As the deadline approaches for the ‘financial close’ phase of the Risk Mitigation Independent Power Producer Procurement Programme (RMIPPPP), it is clear that renewable energy technologies have caught up with their fossil fuel competitors – which is good news for South Africa’s sustainability aspirations.
The awarding of preferential bidder status to eight companies earlier this year demonstrated what could be regarded as something of a turning point in perceptions about renewables. The RMIPPPP had called for bids to supply 2,000 MW to meet the immediate electricity supply gap, and another 11,813 MW from various energy sources.
The bids came from private producers who planned to use energy sources ranging from liquified natural gas (LNG) and diesel (mainly as back-up) to solar photovoltaic (PV) technology and battery energy storage systems (BESS). This provided a useful opportunity to gauge how the cost differential had closed between renewable energy generation and storage on the one hand, and fossil fuel options on the other.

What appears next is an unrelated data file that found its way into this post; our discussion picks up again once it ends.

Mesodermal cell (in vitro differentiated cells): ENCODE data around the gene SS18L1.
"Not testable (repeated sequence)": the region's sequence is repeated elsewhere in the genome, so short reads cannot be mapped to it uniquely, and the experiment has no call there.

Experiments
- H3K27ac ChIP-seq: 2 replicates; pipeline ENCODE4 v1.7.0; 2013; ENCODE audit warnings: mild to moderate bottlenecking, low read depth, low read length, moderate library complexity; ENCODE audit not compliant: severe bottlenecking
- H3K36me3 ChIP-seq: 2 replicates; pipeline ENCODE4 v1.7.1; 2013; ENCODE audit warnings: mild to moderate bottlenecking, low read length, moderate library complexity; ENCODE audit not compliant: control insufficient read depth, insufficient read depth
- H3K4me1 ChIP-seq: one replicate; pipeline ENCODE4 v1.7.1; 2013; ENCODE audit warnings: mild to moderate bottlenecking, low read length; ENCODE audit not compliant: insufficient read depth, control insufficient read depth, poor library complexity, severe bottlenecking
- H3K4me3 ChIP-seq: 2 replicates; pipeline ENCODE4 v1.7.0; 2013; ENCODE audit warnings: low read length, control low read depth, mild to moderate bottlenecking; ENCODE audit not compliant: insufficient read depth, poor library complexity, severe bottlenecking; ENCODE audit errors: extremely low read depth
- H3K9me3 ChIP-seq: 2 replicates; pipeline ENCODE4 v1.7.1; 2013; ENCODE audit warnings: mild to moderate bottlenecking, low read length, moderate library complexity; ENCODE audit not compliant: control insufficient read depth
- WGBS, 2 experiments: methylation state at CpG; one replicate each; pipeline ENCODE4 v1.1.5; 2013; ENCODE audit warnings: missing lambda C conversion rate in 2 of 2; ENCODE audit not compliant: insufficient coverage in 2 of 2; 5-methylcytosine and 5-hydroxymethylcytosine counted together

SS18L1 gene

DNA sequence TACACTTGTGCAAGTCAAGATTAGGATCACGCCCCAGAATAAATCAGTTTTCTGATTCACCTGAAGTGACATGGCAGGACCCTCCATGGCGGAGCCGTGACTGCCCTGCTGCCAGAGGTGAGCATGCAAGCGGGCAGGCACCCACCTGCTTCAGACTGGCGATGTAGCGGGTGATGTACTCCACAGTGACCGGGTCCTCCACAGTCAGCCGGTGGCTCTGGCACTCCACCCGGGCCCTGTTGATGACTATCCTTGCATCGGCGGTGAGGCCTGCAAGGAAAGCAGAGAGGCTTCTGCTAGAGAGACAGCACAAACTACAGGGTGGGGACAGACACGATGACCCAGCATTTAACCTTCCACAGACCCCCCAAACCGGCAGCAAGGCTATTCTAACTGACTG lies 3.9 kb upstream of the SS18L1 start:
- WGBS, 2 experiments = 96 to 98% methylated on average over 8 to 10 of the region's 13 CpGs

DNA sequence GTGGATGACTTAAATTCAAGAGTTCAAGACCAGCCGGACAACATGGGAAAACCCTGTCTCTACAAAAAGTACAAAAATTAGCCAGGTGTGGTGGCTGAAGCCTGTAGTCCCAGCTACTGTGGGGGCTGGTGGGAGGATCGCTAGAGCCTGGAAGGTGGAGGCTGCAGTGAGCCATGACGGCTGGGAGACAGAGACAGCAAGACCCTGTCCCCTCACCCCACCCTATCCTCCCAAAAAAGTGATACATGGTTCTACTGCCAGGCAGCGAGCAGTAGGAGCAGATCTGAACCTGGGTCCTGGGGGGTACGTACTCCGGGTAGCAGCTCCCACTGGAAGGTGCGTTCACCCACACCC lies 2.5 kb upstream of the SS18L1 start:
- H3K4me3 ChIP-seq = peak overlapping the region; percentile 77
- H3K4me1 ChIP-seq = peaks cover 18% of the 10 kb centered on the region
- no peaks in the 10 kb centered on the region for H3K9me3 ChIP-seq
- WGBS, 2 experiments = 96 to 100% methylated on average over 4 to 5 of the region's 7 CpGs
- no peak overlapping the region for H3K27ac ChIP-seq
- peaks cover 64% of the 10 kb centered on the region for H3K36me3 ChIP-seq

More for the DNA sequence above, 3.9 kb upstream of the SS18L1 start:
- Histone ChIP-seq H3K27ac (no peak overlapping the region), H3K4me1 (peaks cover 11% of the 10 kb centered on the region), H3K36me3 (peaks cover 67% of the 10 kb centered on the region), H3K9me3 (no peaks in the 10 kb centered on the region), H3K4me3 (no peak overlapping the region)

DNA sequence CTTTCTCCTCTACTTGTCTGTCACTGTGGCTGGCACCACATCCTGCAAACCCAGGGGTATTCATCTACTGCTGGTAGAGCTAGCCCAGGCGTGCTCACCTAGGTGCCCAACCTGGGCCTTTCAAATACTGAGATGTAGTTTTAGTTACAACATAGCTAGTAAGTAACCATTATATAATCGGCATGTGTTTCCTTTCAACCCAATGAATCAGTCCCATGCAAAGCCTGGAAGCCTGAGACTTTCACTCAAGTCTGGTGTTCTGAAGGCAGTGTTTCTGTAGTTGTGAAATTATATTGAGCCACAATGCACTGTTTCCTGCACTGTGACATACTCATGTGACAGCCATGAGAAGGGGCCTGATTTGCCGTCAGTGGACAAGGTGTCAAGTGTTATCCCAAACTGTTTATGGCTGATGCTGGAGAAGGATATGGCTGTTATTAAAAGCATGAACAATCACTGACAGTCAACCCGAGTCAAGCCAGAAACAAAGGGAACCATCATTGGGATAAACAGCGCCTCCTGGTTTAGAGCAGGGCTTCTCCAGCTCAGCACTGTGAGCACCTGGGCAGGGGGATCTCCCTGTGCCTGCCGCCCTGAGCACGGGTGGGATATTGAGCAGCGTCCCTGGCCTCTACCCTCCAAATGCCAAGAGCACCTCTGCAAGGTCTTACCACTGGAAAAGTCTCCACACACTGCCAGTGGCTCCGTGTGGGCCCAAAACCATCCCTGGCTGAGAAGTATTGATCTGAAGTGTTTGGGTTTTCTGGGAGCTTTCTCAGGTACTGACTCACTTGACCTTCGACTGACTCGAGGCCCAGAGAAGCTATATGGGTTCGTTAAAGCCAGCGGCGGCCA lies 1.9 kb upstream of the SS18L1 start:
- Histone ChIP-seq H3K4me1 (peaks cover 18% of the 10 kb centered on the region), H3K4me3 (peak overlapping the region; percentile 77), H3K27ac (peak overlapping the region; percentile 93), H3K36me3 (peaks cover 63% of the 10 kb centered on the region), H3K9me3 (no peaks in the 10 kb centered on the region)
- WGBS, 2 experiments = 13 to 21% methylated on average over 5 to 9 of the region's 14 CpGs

Of course, it needs to be remembered that the final awarding of the bids will be based on value-for-money propositions, which can only be finalised at financial close. However, it is clear that technology improvement in renewable power generation and battery storage is continuously driving down its cost. This can be clearly seen in the cost comparison between the preferred bidders, as outlined by the Department of Mineral Resources and Energy (DMRE).
In its announcement, the DMRE noted that the prices for the proposed solutions ranged from R1,468 per megawatt hour (MWh) to R1,885 per MWh – with a weighted average price of R1,575 per MWh. This indicates that there is no longer much difference in the comparison, especially when factoring in the externalised costs of burning fossil fuels. While the US Energy Information Administration puts the carbon dioxide emissions of LNG at almost half that of bituminous coal, there are growing arguments against South Africa becoming over-reliant on LNG. Such arguments and others against the use of fossil fuels have as much to do with the country’s general air quality as with our climate change commitments in terms of the Paris Agreement. According to the World Health Organisation, we are rated 30th in the world in terms of polluted air –
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